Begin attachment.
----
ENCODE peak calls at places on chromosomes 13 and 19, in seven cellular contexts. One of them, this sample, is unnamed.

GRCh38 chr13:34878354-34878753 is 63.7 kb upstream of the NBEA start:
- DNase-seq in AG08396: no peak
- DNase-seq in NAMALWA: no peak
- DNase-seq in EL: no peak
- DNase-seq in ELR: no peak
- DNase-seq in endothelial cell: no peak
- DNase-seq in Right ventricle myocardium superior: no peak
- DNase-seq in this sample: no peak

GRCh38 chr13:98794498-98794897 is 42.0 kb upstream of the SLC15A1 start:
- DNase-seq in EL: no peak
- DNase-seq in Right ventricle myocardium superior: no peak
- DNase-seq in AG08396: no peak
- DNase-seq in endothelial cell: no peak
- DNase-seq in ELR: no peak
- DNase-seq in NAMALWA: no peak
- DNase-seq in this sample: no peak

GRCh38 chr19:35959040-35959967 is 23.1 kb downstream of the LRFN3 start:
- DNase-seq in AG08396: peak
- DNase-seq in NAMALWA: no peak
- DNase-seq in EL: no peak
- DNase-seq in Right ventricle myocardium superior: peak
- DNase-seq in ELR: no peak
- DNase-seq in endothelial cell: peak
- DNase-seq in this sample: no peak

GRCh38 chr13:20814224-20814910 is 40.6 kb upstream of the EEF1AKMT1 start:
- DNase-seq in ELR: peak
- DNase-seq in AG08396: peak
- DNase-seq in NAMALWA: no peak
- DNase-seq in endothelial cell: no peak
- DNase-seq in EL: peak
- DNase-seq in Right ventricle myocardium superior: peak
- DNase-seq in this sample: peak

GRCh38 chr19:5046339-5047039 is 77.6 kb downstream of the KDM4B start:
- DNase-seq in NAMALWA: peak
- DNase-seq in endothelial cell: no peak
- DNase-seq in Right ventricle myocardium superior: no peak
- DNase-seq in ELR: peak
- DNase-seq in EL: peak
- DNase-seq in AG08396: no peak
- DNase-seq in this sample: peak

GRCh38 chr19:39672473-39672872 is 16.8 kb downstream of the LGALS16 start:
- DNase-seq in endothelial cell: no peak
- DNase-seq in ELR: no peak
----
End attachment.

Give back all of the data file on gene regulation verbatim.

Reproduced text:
ENCODE peak calls at places on chromosomes 13 and 19, in seven cellular contexts. One of them, this sample, is unnamed.

GRCh38 chr13:34878354-34878753 is 63.7 kb upstream of the NBEA start:
- DNase-seq in AG08396: no peak
- DNase-seq in NAMALWA: no peak
- DNase-seq in EL: no peak
- DNase-seq in ELR: no peak
- DNase-seq in endothelial cell: no peak
- DNase-seq in Right ventricle myocardium superior: no peak
- DNase-seq in this sample: no peak

GRCh38 chr13:98794498-98794897 is 42.0 kb upstream of the SLC15A1 start:
- DNase-seq in EL: no peak
- DNase-seq in Right ventricle myocardium superior: no peak
- DNase-seq in AG08396: no peak
- DNase-seq in endothelial cell: no peak
- DNase-seq in ELR: no peak
- DNase-seq in NAMALWA: no peak
- DNase-seq in this sample: no peak

GRCh38 chr19:35959040-35959967 is 23.1 kb downstream of the LRFN3 start:
- DNase-seq in AG08396: peak
- DNase-seq in NAMALWA: no peak
- DNase-seq in EL: no peak
- DNase-seq in Right ventricle myocardium superior: peak
- DNase-seq in ELR: no peak
- DNase-seq in endothelial cell: peak
- DNase-seq in this sample: no peak

GRCh38 chr13:20814224-20814910 is 40.6 kb upstream of the EEF1AKMT1 start:
- DNase-seq in ELR: peak
- DNase-seq in AG08396: peak
- DNase-seq in NAMALWA: no peak
- DNase-seq in endothelial cell: no peak
- DNase-seq in EL: peak
- DNase-seq in Right ventricle myocardium superior: peak
- DNase-seq in this sample: peak

GRCh38 chr19:5046339-5047039 is 77.6 kb downstream of the KDM4B start:
- DNase-seq in NAMALWA: peak
- DNase-seq in endothelial cell: no peak
- DNase-seq in Right ventricle myocardium superior: no peak
- DNase-seq in ELR: peak
- DNase-seq in EL: peak
- DNase-seq in AG08396: no peak
- DNase-seq in this sample: peak

GRCh38 chr19:39672473-39672872 is 16.8 kb downstream of the LGALS16 start:
- DNase-seq in endothelial cell: no peak
- DNase-seq in ELR: no peak